This is a close up of the scapula prothesis joint.
This is a second-generation scapular prosthesis. This allows the muscles a better area to attach in order to give the shoulder more stability.
The scapula prosthesis is placed with the upper part of the humerus prosthesis already seated in place. The humerus portion of the prothesis is cemented and then the scapula prosthesis is sutured to the chest wall. This allows for proper positioning and function of the arm.
This figure shows the soft-tissues involved in the reconstruction and coverage of the prosthesis.
This figure shows the soft-tissue reconstruction.
In cases where muscle reconstruction is a viable option, the proximal humerus (upper arm) and scapula are replaced with prostheses to restore the shoulder joint. The proximal humerus prosthesis is cemented into the bone and the scapula prosthesis is secured to the chest wall by sutures. The latissimus dorsi, deltoid, and trapezius can then be utilized to cover over the prostheses and help fill in the defect.
A series of muscles including the trapezius, deltoid, triceps, and latissimus dorsi are used to cover the entire scapula prosthesis.
The incision is closed with sutures and bandages are placed to cover the surgical site. Multiple large drains may also be inserted and are used to drain the surgical site and prevent seroma (buildup of fluid).
This is an example of a scapula/shoulder blade tumor as seen on an MRI.
This image shows the total scapula prosthetic replacement as seen on an X-ray.
This is an image of the incision utilized in a total scapula prosthetic replacement.
This is an image of the scapula being removed from the chest wall.
This is an image of the specimen with the tumor removed in its entirety.
This image shows the scapula prosthesis inserted after the tumor, scapula, and margins have been removed.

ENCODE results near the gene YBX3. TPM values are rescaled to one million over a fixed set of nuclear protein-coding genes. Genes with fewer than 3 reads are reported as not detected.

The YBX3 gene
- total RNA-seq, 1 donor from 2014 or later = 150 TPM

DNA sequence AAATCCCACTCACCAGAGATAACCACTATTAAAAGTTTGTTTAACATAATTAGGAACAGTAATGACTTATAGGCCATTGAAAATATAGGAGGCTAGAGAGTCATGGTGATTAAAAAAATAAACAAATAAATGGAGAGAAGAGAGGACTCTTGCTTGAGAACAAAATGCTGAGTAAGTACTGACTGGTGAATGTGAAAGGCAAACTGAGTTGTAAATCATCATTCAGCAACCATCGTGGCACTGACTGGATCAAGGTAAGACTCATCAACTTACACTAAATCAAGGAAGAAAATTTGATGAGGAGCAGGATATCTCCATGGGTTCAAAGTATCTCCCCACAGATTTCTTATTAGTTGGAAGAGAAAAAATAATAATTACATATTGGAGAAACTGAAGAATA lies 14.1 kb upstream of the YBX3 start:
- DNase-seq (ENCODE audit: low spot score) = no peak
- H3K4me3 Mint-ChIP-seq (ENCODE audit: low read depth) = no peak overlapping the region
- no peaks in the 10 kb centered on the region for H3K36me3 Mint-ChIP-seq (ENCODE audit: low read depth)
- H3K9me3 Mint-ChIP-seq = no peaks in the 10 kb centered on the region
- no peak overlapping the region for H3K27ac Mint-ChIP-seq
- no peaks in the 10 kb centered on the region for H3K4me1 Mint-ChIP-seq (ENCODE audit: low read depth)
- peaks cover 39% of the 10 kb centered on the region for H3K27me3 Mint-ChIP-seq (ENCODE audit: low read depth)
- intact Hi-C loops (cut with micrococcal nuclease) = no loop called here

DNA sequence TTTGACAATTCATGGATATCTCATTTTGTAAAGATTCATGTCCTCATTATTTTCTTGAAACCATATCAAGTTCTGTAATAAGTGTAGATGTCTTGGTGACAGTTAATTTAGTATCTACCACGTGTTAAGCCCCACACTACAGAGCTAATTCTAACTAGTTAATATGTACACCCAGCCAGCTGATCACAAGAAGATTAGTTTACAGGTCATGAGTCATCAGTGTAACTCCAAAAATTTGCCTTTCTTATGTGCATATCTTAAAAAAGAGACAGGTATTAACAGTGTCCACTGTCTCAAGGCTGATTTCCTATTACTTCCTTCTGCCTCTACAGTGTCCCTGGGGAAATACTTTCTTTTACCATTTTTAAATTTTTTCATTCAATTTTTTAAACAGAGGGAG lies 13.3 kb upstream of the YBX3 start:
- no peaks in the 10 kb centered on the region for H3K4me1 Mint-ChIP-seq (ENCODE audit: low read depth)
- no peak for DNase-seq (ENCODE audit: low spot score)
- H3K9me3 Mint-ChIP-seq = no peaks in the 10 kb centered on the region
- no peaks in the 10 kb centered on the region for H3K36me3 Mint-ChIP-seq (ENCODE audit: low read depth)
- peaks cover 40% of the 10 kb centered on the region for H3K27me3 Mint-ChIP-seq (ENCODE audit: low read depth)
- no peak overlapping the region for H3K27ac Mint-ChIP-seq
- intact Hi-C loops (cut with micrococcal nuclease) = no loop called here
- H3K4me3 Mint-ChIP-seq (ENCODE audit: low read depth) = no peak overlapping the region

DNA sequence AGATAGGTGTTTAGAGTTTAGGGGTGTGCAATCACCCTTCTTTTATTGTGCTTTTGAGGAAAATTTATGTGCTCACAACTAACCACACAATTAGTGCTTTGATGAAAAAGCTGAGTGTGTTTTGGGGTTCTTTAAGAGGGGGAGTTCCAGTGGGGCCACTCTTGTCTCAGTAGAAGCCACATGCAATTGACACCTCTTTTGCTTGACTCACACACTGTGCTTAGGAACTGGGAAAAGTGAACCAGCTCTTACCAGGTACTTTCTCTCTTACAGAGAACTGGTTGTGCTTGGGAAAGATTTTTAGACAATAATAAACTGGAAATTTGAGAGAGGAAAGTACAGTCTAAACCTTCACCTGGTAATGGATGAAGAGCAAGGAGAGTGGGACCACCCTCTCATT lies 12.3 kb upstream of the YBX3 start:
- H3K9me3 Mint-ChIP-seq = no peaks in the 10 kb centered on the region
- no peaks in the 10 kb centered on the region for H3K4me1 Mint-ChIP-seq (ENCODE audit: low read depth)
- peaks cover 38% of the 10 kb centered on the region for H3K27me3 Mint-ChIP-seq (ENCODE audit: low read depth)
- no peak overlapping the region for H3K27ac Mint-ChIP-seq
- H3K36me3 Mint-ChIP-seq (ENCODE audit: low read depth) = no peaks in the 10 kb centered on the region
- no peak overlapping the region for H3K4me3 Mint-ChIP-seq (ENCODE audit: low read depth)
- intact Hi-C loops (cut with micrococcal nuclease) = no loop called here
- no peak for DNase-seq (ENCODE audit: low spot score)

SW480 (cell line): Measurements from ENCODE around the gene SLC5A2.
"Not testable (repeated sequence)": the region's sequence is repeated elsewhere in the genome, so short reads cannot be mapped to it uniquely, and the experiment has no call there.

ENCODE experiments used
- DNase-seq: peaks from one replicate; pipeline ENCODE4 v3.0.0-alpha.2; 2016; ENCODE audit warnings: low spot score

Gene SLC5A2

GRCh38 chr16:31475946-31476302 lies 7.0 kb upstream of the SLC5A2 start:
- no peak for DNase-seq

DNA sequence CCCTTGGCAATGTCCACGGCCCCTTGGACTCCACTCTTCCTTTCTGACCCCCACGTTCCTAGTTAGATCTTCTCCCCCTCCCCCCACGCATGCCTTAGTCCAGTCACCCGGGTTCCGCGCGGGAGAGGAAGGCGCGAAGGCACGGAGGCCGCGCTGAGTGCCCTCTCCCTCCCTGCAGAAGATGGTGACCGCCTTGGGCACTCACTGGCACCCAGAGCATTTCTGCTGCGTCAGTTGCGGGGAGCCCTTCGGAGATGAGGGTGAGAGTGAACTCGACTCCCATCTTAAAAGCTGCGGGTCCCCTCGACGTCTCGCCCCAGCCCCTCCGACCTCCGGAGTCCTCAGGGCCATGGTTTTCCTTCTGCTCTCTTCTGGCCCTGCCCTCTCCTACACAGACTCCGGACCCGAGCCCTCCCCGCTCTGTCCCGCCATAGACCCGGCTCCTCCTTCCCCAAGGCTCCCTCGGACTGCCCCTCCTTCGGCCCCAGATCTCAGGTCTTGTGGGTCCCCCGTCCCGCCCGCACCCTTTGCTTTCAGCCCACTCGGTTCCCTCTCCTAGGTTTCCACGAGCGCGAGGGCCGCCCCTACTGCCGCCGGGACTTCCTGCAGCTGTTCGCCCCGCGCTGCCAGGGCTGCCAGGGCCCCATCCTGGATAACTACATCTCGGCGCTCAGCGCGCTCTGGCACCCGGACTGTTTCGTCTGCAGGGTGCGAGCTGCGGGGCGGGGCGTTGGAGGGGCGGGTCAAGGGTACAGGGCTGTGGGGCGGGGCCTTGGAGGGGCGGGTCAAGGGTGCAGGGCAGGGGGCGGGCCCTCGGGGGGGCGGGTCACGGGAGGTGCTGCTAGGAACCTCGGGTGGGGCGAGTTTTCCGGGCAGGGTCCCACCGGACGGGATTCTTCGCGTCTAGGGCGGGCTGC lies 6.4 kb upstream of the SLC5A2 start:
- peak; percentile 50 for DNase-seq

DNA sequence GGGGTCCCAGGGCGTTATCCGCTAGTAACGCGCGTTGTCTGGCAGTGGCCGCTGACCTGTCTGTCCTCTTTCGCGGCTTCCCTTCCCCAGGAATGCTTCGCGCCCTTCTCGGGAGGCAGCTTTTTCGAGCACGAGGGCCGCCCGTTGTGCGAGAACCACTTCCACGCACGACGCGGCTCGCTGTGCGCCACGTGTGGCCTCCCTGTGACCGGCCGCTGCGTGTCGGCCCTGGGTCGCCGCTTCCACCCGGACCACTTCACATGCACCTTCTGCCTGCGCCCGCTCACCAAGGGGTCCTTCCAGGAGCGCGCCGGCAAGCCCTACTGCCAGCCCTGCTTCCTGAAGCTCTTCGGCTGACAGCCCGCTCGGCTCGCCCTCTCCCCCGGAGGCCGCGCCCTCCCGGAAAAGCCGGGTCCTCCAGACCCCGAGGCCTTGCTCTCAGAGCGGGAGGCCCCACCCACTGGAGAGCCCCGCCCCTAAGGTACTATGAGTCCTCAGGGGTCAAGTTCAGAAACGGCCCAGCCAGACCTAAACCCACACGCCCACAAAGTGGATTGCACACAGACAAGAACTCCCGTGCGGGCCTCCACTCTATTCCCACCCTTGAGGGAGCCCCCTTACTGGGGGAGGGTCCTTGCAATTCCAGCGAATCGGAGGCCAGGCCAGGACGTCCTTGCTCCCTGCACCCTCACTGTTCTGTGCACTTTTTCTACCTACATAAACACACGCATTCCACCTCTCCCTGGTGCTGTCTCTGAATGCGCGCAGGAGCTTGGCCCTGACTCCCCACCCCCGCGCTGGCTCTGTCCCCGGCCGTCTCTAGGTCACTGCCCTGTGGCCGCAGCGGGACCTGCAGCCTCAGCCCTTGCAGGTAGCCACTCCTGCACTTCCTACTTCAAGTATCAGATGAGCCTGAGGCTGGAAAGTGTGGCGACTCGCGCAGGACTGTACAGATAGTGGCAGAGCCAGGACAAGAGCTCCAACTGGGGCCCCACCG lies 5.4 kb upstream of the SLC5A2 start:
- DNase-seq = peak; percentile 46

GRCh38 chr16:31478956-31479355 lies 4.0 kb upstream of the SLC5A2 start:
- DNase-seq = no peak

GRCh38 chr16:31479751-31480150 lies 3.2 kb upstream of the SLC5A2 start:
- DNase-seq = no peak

In this image, ligaments are reconstructed with a dacron tube (surgical tape) and heavy sutures.
This is an image of the soft tissue fully encompassing the scapula prosthesis.
This image shows the complete closure of the total scapula prosthetic replacement, with the drain intact.
After your surgery you will spend a few nights in the hospital and then will be recuperating at home or at a rehabilitation center. Various pain protocols and nerve blocks are used to minimize pain. Mostly, all patients are very comfortable after the surgery. For the first few days you will ice the area and keep it elevated to reduce swelling. You will return to the office 2 weeks after surgery for a post-operative visit. Patients are usually kept in a sling for 6 weeks to allow the muscles to heal. The elbow is not permitted to extend beyond 45 degrees of flexion for 4 to 6 weeks to allow the biceps muscle to heal which will stabilize the prosthesis. Once cleared, you will subsequently start physical therapy. We usually prescribe specific physical therapy protocols 3 times a week for 12 weeks after surgery to gradually strengthen muscles. Strengthening with significant resistance after sufficient range of motion is achieved as determined by Dr. Wittig. There may be an ultimate weight limit imposed upon you depending on various factors.
You will be monitored periodically with X-rays over the course of 5 years. Sometimes an MRI and/or CT may be used to additionally monitor the area to make sure the tumor has not come back. You will then have follow up appointments every 4 months for the first 2 years, then every 6 months for the next 2 years, and then once a year. Since the bone integrity has been restored to full or almost full, recovery is anticipated provided the patient adheres to strict physical therapy.